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IBM tech targets baby boomers

Big Blue will reuse devices it developed for the disabled to tap into the needs of the growing number of graying PC users.

IBM will reuse technology it developed for the disabled to target baby boomers who are entering their 50s and 60s.

With 7 percent of the world's population over 65 and 76 million people born during the baby boom, Big Blue is looking to tap into the needs of the growing number of graying PC users.

IBM Global Services will create eight new services and a team of 140 services professionals who will work on technology to aid aging computing users, such as making it easier to read a Web page or listen to a Webcast.

"The braille keyboards available to visually impaired users a generation ago have evolved into hands-free technology, something that anyone who uses a cell phone while driving a car can appreciate," Ralph Martino, vice president of strategy and marketing for IBM Global Services, said in a statement. "All of us benefit as computers and technology become easier to use."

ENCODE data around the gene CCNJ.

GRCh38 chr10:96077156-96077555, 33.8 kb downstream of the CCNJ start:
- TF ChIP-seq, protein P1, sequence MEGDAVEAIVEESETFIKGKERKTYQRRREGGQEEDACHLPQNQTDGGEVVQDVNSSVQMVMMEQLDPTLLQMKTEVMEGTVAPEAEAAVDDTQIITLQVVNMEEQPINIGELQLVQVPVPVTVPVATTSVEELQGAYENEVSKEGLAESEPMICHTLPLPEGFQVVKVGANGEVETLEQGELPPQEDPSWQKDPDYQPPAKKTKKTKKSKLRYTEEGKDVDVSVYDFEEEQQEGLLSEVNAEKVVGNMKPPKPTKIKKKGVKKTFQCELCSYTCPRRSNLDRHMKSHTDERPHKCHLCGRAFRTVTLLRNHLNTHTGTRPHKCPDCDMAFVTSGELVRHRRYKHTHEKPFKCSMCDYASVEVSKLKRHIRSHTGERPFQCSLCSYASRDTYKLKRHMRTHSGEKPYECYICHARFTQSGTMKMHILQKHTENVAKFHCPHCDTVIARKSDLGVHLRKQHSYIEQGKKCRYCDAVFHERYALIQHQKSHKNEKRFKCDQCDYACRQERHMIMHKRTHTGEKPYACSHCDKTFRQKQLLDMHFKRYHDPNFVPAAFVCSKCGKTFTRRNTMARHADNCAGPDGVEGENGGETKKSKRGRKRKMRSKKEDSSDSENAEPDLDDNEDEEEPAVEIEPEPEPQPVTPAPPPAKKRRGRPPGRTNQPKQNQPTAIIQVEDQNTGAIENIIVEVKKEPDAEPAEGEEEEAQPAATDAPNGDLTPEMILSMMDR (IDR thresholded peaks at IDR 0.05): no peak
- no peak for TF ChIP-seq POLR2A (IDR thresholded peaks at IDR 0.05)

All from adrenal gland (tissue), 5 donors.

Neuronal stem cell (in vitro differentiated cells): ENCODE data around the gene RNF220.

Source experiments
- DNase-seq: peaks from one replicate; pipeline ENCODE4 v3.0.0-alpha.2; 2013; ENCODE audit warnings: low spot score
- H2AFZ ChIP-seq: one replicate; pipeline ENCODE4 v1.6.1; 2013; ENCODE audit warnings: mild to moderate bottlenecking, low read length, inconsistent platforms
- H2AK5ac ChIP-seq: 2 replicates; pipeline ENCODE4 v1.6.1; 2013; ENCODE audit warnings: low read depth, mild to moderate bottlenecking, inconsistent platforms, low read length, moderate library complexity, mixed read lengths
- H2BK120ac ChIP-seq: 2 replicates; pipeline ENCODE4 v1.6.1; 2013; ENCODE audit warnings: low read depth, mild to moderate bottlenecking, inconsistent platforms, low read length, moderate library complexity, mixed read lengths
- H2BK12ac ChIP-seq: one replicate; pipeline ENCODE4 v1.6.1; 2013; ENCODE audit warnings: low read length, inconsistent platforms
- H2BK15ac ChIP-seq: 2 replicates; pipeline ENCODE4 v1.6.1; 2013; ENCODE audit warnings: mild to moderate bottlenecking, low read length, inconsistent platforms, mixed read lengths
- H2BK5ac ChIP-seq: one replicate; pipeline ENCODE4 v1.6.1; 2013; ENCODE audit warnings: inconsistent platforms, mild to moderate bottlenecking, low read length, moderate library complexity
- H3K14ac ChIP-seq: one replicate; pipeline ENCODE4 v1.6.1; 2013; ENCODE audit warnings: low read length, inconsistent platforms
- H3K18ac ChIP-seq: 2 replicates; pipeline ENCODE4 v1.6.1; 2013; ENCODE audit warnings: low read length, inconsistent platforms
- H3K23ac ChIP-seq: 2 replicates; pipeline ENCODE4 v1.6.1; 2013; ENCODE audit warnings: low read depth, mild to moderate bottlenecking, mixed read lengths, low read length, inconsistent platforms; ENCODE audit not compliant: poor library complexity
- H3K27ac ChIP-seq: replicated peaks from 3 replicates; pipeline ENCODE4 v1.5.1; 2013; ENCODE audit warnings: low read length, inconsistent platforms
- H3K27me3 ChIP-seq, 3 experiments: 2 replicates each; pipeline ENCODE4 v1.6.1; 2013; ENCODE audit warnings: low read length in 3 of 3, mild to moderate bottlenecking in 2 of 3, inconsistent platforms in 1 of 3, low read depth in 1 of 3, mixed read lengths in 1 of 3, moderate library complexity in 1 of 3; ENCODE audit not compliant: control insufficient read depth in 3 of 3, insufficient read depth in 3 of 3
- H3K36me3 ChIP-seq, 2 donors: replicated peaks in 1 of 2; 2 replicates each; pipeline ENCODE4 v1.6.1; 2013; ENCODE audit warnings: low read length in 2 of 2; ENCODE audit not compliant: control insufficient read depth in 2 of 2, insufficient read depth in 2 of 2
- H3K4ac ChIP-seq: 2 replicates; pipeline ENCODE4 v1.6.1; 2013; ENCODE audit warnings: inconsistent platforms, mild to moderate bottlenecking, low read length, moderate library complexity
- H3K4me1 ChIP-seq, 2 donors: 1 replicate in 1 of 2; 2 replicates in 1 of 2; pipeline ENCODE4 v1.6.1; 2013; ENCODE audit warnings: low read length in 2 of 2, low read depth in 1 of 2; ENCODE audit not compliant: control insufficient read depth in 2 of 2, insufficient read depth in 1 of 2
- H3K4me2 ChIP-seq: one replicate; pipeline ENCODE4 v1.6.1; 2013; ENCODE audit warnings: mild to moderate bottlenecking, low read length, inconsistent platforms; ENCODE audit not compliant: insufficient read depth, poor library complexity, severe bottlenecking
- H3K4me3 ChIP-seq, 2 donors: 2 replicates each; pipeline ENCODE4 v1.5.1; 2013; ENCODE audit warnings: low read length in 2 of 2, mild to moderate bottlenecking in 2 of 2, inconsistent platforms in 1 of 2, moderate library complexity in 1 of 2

Voice-activated applications, better tracking devices, closed captioning and on-screen keyboards are just some of the technologies that have evolved from helping people with disabilities to encompass aging computer users as well, IBM said.

IBM's Home Page Reader uses text-to-speech technology to "read" Web pages for the blind, and the IBM Easy Web tool changes colors and text on Web pages so those with poor vision can more easily view them.

Another set of tools allows business users to customize the audio, text and slides of a presentation to aid people with poor hearing and sight.

Such products are helping meet the demand of aging boomers who now need reading glasses to see or whose hearing is diminished. Also, the products help companies comply with government standards aimed at helping the disabled in the United States, Europe and Japan.

IBM will offer specialized support services for companies to help older employees more easily use corporate hardware and software. Big Blue also will offer its Netscribe technology, which can automatically caption presentations. The company currently has joint-study agreements with 10 universities, which are using Netscribe to automatically create captioning for lectures.

CNETAsia's staff reported from Singapore.